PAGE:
My Cat Loved Grooming, But Now Hisses at the Cat Brush

CatChannel and CAT FANCY cat behaviorist Marilyn Krieger, CCBC, explains how to get cats to love the grooming process again.

By Marilyn Krieger, CCBC | Posted: August 5, 2011, 3 a.m. EDT

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Q: I have a 6-year-old longhaired male cat. We have always brushed him at least every other day and he has always loved it. About one month ago, my cat started hissing, putting his ears back and becoming very vocal when we brushed him. My husband has to hold him while I try to brush my cat and he is fighting us the whole time. After we are finished, he goes back to being a very laidback, loving cat. I cannot figure out why he has changed. He was just at the cat vet in April for his annual checkup and everything was fine.

A: Perhaps either your cat developed a sensitive area on his skin or a recent cat grooming session was too intense for him. Ask your vet to examine him, looking for tender areas that are painful or sensitive when touched.

If your cat’s veterinarian determines that a physical problem is not the cause of your cats’ unhappy responses to grooming, then help your cat tolerate and perhaps eventually enjoy the cat grooming experience through gradual desensitization and counter-conditioning.

In order to help change your cat’s association with grooming, do not force him to be brushed. The grooming must become a stress-free experience for him again. Additionally, avoid brushing any sensitive spots.

Gather the essential tools. Find treats your cat adores. Buy him a new soft brush that is different in all aspects then any grooming tool he has experienced. After buying the new brush, let your cat sniff it. Immediately give him a delicious treat. Wait a couple of seconds and present him the brush again. When he checks it out, give him a treat. Repeat this a few times, always reinforcing his pleasant interactions with the cat brush. If he walks away or is not interested, stop and start another session later. Never force him to participate.

The next step is touching your cat gently on the cheek with the cat brush. Reward with a treat only if he does not respond negatively to the feel of the brush on his cheek. If he displays anxiety or stress when touched or pulls away from the brush, stop. Put the cat brush and treats in a place he cannot reach and start another session later on. Only reinforce him with a treat when he has no adverse reaction to the brush. After a few comfortable repetitions, push the envelope a little by placing the brush on areas he usually likes to be petted, again rewarding him with a treat when he does not pull back or become anxious. After a few positive responses, increase the criteria with a gentle stroke from the brush.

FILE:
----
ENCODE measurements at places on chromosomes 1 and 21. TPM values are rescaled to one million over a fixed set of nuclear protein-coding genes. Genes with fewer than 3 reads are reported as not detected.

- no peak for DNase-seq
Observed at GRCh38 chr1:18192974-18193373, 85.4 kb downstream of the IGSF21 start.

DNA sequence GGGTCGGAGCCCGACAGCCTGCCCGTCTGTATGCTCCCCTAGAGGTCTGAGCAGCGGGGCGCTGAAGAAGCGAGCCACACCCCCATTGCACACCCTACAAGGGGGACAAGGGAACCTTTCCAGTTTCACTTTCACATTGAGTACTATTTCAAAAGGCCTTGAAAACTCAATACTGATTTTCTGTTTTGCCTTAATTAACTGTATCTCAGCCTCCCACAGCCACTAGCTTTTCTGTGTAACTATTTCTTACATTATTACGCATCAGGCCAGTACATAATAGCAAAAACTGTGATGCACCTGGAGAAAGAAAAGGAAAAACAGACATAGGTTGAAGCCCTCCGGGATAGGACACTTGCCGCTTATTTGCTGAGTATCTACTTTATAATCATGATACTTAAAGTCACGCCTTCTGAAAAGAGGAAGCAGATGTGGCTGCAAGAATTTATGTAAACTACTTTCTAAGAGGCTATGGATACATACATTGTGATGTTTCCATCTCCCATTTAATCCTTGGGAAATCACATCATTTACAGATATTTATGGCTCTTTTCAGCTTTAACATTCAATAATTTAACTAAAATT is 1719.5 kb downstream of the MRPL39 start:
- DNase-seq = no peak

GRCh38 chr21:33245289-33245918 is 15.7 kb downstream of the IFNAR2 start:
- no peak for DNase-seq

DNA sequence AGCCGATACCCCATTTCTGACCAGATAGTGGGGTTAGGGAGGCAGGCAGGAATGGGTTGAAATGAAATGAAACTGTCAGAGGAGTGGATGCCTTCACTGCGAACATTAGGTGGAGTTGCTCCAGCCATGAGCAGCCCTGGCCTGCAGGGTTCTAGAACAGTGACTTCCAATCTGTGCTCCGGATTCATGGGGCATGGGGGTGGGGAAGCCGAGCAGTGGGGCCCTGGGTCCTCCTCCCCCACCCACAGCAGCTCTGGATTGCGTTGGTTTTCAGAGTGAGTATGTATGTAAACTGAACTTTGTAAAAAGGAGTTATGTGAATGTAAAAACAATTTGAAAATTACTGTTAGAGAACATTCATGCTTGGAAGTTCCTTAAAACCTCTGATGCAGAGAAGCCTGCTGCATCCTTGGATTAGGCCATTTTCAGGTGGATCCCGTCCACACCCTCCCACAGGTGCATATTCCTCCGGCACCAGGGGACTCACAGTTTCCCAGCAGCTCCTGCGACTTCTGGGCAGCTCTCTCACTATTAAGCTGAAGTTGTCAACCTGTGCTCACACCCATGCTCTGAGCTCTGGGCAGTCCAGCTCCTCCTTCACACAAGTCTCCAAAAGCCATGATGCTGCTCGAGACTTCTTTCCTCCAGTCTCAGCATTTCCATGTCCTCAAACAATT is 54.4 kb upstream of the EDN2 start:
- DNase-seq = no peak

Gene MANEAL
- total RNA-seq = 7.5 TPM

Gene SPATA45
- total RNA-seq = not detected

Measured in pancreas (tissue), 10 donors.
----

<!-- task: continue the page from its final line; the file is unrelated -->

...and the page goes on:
After he is comfortable and accepts minimal brush strokes, gradually increase the time you are brushing him and vary the locations, always rewarding and reinforcing positive responses to the brush. With time and patience, you will find that grooming your cat is no longer a painful struggle for you and him.

Read more articles by Marilyn Krieger here>>

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My Cat Loved Grooming, But Now Hisses at the Cat Brush

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Reader Comments

-    =, MI

8/26/2011 1:42:00 AM

O

O-    P=, MA

8/14/2011 1:03:57 AM

-0

Walt    Ludowici, GA

8/9/2011 10:45:46 AM

Good article, good advise. My suggestion, use a grooming mitt instead of a brush. This really mimics your petting, and grooms at the same time

T.L.    Tucson, AZ

8/9/2011 9:26:01 AM

Good suggestion to take him to the vet. That would be the first thing that I would do. I used to have a cat that had long hair and acted like she wanted you to brush her. But as soon as the brush barely touched the first hair on her body, she was screaming her head off!! The only thing I could do was to get her shaved once a year. Then she insisted on being brushed every time I got out a comb or brush, even though she didn't have anything to brush!!

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